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Israel Has Right to Exist, Mandela Tells U.S. Jews : Mideast: The delegation welcomes his stand despite call for PLO talks, surrender of occupied areas.

June 11, 1990|From Times Wire Services

GENEVA — South African black nationalist leader Nelson Mandela has rejected all forms of anti-Semitism and recognized Israel's right to exist within secure borders, the head of a U.S. Jewish delegation that met with Mandela said Sunday.

Members of the Jewish delegation said their meeting with Mandela exceeded their "fondest expectations," even though they said he called for direct talks between Israel and the Palestine Liberation Organization and urged Israel to surrender the occupied territories. They said Mandela should be warmly welcomed when he visits the United States beginning June 20.

Henry Siegman, executive director of the American Jewish Congress, told journalists after the 2 1/2-hour meeting that Mandela said his African National Congress "accepts unequivocally the existence of the state of Israel, not only de facto but also its legal right to exist . . . within secure borders."

Several U.S. Jewish groups recently said they would protest Mandela's visit to the United States because he had compared the struggle of Palestinians to that of black South Africans and publicly embraced PLO Chairman Yasser Arafat.

The Jewish delegation made a special trip to Geneva to seek clarification of Mandela's positions.

Siegman said the meeting, which lasted 90 minutes longer than expected, put an end to the concerns, even though the Jewish delegation disagreed with Mandela's views on talks between Israel and the PLO.

Siegman said the ANC deputy president criticized the Israeli government's treatment of Palestinians and called on Jerusalem to hold direct talks with the PLO to settle the 30-month-old Palestinian uprising in the territories occupied by Israel.

Speaking at a news conference, Siegman quoted Mandela as saying that Israel's borders should not encompass the Golan Heights, the Gaza Strip and the West Bank, which were captured by Israel in the 1967 Middle East War.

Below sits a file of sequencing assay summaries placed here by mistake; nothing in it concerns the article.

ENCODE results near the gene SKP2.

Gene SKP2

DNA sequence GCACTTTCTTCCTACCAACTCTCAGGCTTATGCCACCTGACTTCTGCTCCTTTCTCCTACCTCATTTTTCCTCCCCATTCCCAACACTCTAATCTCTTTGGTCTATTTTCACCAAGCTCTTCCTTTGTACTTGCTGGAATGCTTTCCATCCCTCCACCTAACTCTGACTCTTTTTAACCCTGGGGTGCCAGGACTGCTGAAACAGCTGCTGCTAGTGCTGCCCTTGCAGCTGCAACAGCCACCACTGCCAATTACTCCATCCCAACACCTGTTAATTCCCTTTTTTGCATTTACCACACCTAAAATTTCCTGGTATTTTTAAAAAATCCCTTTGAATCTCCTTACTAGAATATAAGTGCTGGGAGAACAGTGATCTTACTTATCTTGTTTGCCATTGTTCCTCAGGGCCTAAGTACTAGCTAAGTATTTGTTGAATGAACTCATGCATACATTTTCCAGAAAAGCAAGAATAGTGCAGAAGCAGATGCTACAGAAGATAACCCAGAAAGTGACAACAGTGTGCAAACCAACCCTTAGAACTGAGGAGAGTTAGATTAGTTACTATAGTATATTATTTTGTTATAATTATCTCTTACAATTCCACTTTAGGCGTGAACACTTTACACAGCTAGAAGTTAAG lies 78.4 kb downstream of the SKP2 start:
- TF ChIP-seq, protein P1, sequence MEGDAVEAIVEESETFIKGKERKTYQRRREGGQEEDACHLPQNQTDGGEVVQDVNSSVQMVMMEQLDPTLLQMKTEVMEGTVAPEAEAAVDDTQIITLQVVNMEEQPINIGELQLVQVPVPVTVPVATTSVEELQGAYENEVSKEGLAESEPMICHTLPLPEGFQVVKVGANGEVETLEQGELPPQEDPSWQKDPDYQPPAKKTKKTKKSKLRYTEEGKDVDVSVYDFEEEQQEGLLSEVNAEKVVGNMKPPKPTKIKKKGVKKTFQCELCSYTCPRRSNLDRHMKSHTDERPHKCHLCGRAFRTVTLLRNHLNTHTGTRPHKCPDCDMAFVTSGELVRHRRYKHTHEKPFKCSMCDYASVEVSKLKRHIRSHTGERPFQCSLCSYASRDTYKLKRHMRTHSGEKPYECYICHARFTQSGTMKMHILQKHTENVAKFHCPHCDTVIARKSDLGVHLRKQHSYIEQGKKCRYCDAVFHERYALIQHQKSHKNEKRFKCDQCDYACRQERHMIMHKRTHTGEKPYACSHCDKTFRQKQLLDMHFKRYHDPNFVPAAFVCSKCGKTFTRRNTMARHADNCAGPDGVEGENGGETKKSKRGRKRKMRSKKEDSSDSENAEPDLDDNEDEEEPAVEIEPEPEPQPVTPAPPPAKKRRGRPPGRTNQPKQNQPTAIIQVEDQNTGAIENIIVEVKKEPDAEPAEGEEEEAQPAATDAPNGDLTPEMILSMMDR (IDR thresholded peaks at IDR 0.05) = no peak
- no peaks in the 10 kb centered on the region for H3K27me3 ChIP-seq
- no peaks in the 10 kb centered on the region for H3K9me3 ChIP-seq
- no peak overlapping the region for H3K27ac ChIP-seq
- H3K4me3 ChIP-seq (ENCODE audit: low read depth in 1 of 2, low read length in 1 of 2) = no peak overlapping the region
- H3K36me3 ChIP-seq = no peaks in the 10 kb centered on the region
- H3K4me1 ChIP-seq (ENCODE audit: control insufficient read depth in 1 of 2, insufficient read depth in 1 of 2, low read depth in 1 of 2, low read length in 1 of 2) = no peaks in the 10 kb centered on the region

Mandela's views are certain to be unpopular with the new right-wing government now being formed in Israel. It opposes any territorial concessions to the Palestinians and favors pursuing a peace plan that would give only limited autonomy to the 1.7 million Palestinians in the occupied lands.

Nevertheless, Siegman, who coordinated the visit of the Jewish leaders to Geneva, said the Jewish community should "join actively and vigorously in extending a warm welcome" to Mandela during his 10-day U.S. visit.

He said Mandela would welcome an opportunity to visit Israel if invited by the government.

Siegman said Mandela was "extraordinarily forthcoming and enthusiastic" at the private meeting, held at a secret location. ANC representatives could not immediately be contacted for comment.

"I will probably raise my voice and proclaim he (Mandela) is a friend," said Abraham Foxman, national director of the Anti-Defamation League of B'nai B'rith. "The meeting exceeded our fondest expectations. No Jewish organization should have any reservations about . . . the visit."

The American Jewish Congress, National Jewish Community Relations Advisory Council, American Jewish Committee, Anti-Defamation League of B'nai B'rith and Union of American Hebrew Congregations were represented at the meeting.

Meanwhile, the Atlanta Journal-Constitution reported that a tip from the CIA to South African authorities led to Mandela's arrest in 1962.

The newspaper quoted an anonymous retired "former intelligence officer" for the United States as saying that a senior American intelligence operative in South Africa told him of the spy agency's role in helping South African police arrest Mandela on Aug. 5, 1962.

The paper quoted the unidentified source as saying there was no reason for continued secrecy about a CIA role in the black leader's arrest for plotting to overthrow white-minority rule since the ANC deputy president was released from prison last February.

Within hours of Mandela's arrest near Durban, the source said he was told of the agency's role by Paul Eckel, described as a senior CIA operative in South Africa. Eckel moved to Atlanta after retiring and died in 1986.

The unidentified source said Eckel told him that the CIA's information on Mandela's whereabouts had come from a paid informant.

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